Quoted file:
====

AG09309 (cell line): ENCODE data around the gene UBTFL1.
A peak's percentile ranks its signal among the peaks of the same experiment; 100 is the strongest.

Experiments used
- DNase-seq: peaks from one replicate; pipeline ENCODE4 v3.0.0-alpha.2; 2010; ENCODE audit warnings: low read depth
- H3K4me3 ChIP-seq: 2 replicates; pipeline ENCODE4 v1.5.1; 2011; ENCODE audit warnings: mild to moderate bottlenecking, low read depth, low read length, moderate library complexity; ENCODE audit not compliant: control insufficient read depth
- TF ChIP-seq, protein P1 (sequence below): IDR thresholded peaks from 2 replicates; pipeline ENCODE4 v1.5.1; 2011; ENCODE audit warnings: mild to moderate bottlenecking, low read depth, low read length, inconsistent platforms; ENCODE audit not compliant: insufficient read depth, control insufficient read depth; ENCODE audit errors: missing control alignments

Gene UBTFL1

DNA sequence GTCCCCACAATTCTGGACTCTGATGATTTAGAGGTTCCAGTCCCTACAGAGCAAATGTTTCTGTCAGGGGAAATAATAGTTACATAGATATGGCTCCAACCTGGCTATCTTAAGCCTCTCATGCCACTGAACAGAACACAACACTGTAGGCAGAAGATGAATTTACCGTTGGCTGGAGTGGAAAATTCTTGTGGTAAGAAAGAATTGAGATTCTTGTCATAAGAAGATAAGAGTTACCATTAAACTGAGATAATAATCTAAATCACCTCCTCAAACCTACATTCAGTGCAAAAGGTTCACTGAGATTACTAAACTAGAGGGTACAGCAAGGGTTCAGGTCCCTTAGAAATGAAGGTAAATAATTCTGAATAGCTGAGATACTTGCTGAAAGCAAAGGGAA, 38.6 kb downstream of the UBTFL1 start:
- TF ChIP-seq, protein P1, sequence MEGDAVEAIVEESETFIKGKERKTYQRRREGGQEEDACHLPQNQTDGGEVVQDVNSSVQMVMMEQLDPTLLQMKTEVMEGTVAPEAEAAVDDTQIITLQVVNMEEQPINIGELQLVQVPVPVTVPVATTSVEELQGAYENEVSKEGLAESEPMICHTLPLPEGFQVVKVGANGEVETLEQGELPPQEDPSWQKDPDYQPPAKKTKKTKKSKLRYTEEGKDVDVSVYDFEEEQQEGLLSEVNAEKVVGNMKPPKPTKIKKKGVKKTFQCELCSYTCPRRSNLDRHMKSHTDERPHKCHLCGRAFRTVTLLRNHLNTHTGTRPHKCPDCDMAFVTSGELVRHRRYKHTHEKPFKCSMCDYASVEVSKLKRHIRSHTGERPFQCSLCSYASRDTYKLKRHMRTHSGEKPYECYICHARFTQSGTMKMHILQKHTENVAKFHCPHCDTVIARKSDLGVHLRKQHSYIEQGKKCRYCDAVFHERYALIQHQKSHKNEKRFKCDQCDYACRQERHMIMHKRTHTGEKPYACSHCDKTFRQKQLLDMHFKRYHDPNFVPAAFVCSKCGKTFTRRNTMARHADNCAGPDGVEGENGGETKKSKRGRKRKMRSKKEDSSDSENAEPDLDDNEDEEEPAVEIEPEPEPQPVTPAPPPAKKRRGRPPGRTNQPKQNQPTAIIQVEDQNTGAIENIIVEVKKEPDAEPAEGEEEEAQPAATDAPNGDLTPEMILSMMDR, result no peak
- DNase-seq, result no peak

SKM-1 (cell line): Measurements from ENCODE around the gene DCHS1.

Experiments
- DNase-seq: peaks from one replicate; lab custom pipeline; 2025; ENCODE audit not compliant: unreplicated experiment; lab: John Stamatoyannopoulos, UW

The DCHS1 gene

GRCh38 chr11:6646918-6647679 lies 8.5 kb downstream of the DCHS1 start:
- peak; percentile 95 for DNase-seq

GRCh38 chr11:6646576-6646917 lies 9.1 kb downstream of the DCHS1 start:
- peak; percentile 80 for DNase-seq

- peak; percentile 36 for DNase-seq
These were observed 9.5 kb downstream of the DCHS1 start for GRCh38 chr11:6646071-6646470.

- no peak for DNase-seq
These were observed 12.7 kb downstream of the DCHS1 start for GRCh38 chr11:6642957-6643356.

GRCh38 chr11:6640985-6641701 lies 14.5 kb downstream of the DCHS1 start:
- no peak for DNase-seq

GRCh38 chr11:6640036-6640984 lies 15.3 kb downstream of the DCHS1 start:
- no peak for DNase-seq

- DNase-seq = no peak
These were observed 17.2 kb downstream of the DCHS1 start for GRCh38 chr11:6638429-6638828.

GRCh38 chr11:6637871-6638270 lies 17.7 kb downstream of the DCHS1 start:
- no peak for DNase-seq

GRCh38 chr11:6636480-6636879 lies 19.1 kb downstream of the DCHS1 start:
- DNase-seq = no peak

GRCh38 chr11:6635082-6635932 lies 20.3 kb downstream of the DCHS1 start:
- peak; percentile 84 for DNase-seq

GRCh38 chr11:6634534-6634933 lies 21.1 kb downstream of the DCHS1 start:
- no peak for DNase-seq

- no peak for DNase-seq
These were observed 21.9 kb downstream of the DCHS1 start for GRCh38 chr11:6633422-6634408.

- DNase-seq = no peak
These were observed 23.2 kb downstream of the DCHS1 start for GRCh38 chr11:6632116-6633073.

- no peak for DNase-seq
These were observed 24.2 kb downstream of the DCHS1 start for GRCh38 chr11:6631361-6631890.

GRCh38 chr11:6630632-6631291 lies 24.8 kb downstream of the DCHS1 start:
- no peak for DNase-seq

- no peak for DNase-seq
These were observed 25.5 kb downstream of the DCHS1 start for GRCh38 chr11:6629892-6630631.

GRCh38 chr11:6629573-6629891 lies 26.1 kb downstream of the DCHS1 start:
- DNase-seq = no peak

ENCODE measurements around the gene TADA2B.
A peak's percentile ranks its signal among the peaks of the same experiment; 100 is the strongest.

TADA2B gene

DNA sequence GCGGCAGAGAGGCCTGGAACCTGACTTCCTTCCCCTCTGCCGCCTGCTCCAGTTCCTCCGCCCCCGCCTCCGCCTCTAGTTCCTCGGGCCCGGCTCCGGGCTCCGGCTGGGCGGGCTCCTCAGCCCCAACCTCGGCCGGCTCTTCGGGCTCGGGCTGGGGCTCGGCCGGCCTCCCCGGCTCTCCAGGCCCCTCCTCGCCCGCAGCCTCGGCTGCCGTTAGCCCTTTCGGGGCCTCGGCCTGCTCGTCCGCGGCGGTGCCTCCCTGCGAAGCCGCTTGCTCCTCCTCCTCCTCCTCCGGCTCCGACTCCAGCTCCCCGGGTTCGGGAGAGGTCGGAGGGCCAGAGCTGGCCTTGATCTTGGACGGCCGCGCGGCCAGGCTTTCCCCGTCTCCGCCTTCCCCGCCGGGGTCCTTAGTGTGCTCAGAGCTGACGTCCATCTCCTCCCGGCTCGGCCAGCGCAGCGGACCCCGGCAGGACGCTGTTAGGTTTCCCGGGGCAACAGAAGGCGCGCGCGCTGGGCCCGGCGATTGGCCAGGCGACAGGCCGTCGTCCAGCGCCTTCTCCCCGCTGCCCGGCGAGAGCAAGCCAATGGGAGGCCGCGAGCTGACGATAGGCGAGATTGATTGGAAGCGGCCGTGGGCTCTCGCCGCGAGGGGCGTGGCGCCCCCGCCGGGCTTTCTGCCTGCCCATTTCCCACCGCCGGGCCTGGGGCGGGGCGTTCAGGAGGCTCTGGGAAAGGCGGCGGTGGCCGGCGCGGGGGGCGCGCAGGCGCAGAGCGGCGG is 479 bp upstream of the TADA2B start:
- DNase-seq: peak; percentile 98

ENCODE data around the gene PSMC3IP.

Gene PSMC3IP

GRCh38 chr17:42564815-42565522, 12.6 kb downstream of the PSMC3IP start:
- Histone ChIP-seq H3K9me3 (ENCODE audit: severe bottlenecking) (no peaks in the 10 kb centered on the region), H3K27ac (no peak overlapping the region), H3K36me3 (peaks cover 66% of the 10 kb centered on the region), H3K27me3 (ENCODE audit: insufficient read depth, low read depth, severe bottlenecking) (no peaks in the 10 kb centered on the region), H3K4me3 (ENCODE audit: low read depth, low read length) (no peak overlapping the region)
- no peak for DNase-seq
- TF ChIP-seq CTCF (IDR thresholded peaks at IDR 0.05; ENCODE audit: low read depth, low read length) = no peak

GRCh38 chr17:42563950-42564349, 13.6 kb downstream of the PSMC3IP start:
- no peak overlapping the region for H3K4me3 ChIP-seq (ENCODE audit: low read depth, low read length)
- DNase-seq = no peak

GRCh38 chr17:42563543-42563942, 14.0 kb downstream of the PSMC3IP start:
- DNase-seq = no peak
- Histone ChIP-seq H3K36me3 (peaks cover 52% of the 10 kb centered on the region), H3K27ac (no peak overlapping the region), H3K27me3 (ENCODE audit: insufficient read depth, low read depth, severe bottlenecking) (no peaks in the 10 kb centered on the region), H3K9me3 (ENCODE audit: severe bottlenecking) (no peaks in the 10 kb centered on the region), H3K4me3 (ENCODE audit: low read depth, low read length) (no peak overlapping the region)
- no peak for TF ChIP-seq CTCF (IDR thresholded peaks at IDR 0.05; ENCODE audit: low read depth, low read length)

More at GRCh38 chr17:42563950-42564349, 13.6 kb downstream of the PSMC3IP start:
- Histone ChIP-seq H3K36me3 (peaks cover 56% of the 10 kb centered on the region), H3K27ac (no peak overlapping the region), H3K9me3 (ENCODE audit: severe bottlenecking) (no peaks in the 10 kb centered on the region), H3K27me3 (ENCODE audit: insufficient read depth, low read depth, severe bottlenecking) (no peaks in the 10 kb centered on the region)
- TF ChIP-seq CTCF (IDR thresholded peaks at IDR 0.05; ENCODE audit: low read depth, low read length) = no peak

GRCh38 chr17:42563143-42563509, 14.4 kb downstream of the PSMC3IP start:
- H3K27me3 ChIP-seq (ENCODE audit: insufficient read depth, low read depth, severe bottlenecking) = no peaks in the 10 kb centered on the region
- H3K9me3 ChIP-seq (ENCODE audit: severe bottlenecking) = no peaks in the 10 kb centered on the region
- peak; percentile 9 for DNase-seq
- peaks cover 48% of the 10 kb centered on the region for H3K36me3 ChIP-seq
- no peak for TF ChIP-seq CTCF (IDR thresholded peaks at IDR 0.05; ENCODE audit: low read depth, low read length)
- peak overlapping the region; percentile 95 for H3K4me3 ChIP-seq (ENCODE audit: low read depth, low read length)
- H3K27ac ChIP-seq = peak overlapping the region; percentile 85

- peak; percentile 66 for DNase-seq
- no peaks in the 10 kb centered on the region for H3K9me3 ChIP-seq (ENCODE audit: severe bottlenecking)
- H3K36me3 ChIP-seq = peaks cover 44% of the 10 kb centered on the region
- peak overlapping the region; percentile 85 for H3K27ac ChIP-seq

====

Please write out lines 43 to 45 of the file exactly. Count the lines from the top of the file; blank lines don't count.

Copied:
GRCh38 chr11:6630632-6631291 lies 24.8 kb downstream of the DCHS1 start:
- no peak for DNase-seq

- no peak for DNase-seq